Basal Cell & Squamous Cell Carcinomas

Basal Cell Carcinoma

This skin cancer usually appears as a small, fleshy bump or nodule – most often on the head, neck and hands. Occasionally these cancers may appear on the trunk as red patches. Basal cell carcinomas seldom occur in African Americans, but they are the most common skin cancers found in fair-skinned persons. People who have this cancer often have light-colored eyes, hair and complexions, and don’t tan easily. These tumors don’t spread quickly. It can take many months or years for one to grow to a diameter of one-half inch. Untreated, the cancer will begin to bleed, crust over, heal and then the cycle repeats. Although this type of cancer rarely metastasizes (spreads to other parts of the body), it can extend below the skin to deeper layers of tissue including the bone and cause considerable local damage.

Squamous Cell Carcinoma

This skin cancer may appear as a bump or as a red, scaly patch. Squamous cell carcinoma is the second most common skin cancer found in fair-skinned persons. Typically, it is found on the rim of the ear, the face, the lips and mouth. It is rarely found in dark-skinned persons. This cancer can develop into large masses. Unlike basal cell carcinoma, it can metastasize. When found early and treated properly the cure rate by dermatologic surgery for both basal cell and squamous cell carcinoma is approximately 95%.

How can I prevent these cancers from occurring?

Sun avoidance is the best defense against skin cancer. Other less important factors include: repeated medical and industrial x-ray exposure, scarring from diseases or burns, occupational exposure to such compounds as coal and arsenic, and family history. Fair-skinned people who sunburn easily are at particularly high risk for skin cancer.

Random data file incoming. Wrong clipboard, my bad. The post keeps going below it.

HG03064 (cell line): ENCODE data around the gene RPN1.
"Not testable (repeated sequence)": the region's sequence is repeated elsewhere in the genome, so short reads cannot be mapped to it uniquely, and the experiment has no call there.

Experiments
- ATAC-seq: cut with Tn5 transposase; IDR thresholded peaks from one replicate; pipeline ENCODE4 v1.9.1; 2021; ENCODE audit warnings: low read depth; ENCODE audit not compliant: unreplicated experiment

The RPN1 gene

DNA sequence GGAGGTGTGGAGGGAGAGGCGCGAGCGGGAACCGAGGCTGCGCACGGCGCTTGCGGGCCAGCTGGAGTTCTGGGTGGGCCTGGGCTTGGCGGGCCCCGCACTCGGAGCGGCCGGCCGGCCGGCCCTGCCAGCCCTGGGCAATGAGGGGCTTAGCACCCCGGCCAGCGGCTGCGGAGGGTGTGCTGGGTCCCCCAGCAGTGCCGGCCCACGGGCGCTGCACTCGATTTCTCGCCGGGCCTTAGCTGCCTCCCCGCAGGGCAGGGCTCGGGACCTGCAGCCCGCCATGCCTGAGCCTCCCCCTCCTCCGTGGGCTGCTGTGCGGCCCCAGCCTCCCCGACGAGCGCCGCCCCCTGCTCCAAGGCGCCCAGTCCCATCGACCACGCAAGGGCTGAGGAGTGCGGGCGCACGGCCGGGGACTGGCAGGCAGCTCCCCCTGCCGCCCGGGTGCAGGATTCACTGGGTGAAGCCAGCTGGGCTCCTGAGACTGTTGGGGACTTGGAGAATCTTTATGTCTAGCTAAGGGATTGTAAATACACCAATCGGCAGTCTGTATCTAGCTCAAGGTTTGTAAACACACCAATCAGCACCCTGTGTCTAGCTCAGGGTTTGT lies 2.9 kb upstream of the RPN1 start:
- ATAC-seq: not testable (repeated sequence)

Prevention means guarding the skin against the known causes of skin cancer. Since the sun’s ultraviolet rays are the main culprit, the most effective preventive method is sun avoidance.

  • See shade between 10:00 A.M. to 4:00 P.M. when the ultraviolet rays are the most intense, especially when your shadow is shorter than you are tall.
  • Wear light-colored, tightly-woven, protective clothing, and widebrimmed hats (3-inch brim).
  • Apply sunscreens with a SPF (Sun Protection Factor) of at least 30 with both UVA and UVB coverage. Some good sunscreens include Ombrelle ® SPF 30 and SPF 60, GlyDerm ® Super Sunblock SPF25, and Neutrogena ® UVA/UVB Sunblock SPF30 and 45.

With a SPF 30 sunscreen applied properly, a fair-skin person who sunburns in 20 minutes can tolerate 30 times 20 minutes (600 minutes) without burning. However, the use of sunscreens should not be an excuse to spend extra time in the sun because other sunrays still go through the sunscreen, such as UVA or infrared, which can age the skin and damage the skin’s immune system. In addition, sunscreens need to be reapplied at least every 2-3 hours due to the fact that sweating, clothing, etc can all rub off the sunscreen.

Begin early use of sun protection in childhood because it is estimated that 80 percent of lifetime sun exposure occurs before age 18. Children under 6 months of age should not have prolonged sun exposure, but if this occurs then a sunscreen should be used. A physical blocker (titanium dioxide) with an SPF of 30 should be used.

What is the best cure? Early detection is the best way to ensure a cure. Develop a regular routine to inspect your body. One suggestion is to coordinate monthly breast and testicular exams with a monthly skin exam. In addition, it is important for a spouse or significant other to examine those areas that cannot be examined by the patient. If any growth, mole, sore or skin discoloration appears suddenly or begins to change, see your dermatologist. Your dermatologist may then decide to remove the mole and will send it to be evaluated for cancer.